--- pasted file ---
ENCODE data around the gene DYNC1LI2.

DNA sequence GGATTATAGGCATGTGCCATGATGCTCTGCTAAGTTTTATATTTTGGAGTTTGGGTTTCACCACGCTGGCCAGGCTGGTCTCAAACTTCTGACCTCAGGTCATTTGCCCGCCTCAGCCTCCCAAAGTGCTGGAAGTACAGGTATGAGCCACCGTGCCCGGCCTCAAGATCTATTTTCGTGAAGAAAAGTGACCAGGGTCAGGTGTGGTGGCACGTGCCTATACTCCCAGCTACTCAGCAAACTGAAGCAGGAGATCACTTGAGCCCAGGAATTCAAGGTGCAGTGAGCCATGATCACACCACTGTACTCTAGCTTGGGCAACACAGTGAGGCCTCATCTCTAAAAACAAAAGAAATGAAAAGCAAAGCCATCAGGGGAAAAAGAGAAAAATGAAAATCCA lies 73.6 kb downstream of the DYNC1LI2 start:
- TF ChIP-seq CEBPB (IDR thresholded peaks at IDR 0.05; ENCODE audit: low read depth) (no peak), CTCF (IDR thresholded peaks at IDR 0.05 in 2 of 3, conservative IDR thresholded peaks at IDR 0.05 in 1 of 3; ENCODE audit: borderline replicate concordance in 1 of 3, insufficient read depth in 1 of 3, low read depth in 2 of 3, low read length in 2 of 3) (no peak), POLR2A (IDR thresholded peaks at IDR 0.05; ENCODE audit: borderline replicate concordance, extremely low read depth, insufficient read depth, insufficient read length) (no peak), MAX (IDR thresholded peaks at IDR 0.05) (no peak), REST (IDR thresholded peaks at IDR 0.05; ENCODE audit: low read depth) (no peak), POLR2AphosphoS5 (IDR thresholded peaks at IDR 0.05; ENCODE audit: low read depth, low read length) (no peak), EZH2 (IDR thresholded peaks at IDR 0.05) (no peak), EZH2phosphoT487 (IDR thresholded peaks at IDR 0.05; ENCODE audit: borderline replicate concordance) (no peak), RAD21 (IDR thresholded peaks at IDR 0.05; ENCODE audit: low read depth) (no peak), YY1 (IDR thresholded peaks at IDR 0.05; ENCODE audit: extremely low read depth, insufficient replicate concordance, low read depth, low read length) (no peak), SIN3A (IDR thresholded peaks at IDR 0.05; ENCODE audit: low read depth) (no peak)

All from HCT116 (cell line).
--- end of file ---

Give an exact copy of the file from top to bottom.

ENCODE data around the gene DYNC1LI2.

DNA sequence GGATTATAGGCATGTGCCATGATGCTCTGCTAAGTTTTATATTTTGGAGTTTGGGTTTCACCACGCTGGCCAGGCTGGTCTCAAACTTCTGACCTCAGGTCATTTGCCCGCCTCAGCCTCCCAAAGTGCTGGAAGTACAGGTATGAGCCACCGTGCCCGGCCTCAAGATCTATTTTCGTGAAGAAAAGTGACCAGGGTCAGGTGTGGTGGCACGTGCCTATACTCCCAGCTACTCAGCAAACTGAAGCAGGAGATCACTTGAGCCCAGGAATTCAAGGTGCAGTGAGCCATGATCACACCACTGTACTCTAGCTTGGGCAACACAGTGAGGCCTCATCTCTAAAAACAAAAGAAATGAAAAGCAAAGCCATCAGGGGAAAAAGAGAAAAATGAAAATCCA lies 73.6 kb downstream of the DYNC1LI2 start:
- TF ChIP-seq CEBPB (IDR thresholded peaks at IDR 0.05; ENCODE audit: low read depth) (no peak), CTCF (IDR thresholded peaks at IDR 0.05 in 2 of 3, conservative IDR thresholded peaks at IDR 0.05 in 1 of 3; ENCODE audit: borderline replicate concordance in 1 of 3, insufficient read depth in 1 of 3, low read depth in 2 of 3, low read length in 2 of 3) (no peak), POLR2A (IDR thresholded peaks at IDR 0.05; ENCODE audit: borderline replicate concordance, extremely low read depth, insufficient read depth, insufficient read length) (no peak), MAX (IDR thresholded peaks at IDR 0.05) (no peak), REST (IDR thresholded peaks at IDR 0.05; ENCODE audit: low read depth) (no peak), POLR2AphosphoS5 (IDR thresholded peaks at IDR 0.05; ENCODE audit: low read depth, low read length) (no peak), EZH2 (IDR thresholded peaks at IDR 0.05) (no peak), EZH2phosphoT487 (IDR thresholded peaks at IDR 0.05; ENCODE audit: borderline replicate concordance) (no peak), RAD21 (IDR thresholded peaks at IDR 0.05; ENCODE audit: low read depth) (no peak), YY1 (IDR thresholded peaks at IDR 0.05; ENCODE audit: extremely low read depth, insufficient replicate concordance, low read depth, low read length) (no peak), SIN3A (IDR thresholded peaks at IDR 0.05; ENCODE audit: low read depth) (no peak)

All from HCT116 (cell line).